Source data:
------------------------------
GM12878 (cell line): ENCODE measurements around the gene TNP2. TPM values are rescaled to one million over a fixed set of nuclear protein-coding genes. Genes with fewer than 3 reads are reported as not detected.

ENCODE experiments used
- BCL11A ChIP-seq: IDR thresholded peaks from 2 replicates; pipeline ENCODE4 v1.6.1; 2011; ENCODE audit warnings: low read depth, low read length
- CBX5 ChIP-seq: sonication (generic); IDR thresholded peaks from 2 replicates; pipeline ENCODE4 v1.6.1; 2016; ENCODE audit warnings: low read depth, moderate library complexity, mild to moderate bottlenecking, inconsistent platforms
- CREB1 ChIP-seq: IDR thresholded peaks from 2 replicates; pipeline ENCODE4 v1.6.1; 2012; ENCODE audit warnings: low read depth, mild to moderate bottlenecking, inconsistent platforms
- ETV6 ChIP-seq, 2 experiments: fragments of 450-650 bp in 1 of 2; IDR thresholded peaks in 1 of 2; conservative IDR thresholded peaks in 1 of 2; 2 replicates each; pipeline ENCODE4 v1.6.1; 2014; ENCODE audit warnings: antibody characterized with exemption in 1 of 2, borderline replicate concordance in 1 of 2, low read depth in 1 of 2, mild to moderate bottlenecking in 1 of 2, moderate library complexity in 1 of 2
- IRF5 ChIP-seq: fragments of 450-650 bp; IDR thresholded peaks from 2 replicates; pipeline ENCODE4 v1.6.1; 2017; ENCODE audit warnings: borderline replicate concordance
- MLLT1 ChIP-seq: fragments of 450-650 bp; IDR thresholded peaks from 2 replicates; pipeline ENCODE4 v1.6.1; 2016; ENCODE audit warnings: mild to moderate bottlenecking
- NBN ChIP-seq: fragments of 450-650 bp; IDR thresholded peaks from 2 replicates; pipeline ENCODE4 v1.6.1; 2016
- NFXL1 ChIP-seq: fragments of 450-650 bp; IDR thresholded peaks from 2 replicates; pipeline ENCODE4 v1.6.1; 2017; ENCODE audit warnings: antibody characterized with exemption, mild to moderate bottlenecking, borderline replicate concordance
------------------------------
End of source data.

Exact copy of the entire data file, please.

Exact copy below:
GM12878 (cell line): ENCODE measurements around the gene TNP2. TPM values are rescaled to one million over a fixed set of nuclear protein-coding genes. Genes with fewer than 3 reads are reported as not detected.

ENCODE experiments used
- BCL11A ChIP-seq: IDR thresholded peaks from 2 replicates; pipeline ENCODE4 v1.6.1; 2011; ENCODE audit warnings: low read depth, low read length
- CBX5 ChIP-seq: sonication (generic); IDR thresholded peaks from 2 replicates; pipeline ENCODE4 v1.6.1; 2016; ENCODE audit warnings: low read depth, moderate library complexity, mild to moderate bottlenecking, inconsistent platforms
- CREB1 ChIP-seq: IDR thresholded peaks from 2 replicates; pipeline ENCODE4 v1.6.1; 2012; ENCODE audit warnings: low read depth, mild to moderate bottlenecking, inconsistent platforms
- ETV6 ChIP-seq, 2 experiments: fragments of 450-650 bp in 1 of 2; IDR thresholded peaks in 1 of 2; conservative IDR thresholded peaks in 1 of 2; 2 replicates each; pipeline ENCODE4 v1.6.1; 2014; ENCODE audit warnings: antibody characterized with exemption in 1 of 2, borderline replicate concordance in 1 of 2, low read depth in 1 of 2, mild to moderate bottlenecking in 1 of 2, moderate library complexity in 1 of 2
- IRF5 ChIP-seq: fragments of 450-650 bp; IDR thresholded peaks from 2 replicates; pipeline ENCODE4 v1.6.1; 2017; ENCODE audit warnings: borderline replicate concordance
- MLLT1 ChIP-seq: fragments of 450-650 bp; IDR thresholded peaks from 2 replicates; pipeline ENCODE4 v1.6.1; 2016; ENCODE audit warnings: mild to moderate bottlenecking
- NBN ChIP-seq: fragments of 450-650 bp; IDR thresholded peaks from 2 replicates; pipeline ENCODE4 v1.6.1; 2016
- NFXL1 ChIP-seq: fragments of 450-650 bp; IDR thresholded peaks from 2 replicates; pipeline ENCODE4 v1.6.1; 2017; ENCODE audit warnings: antibody characterized with exemption, mild to moderate bottlenecking, borderline replicate concordance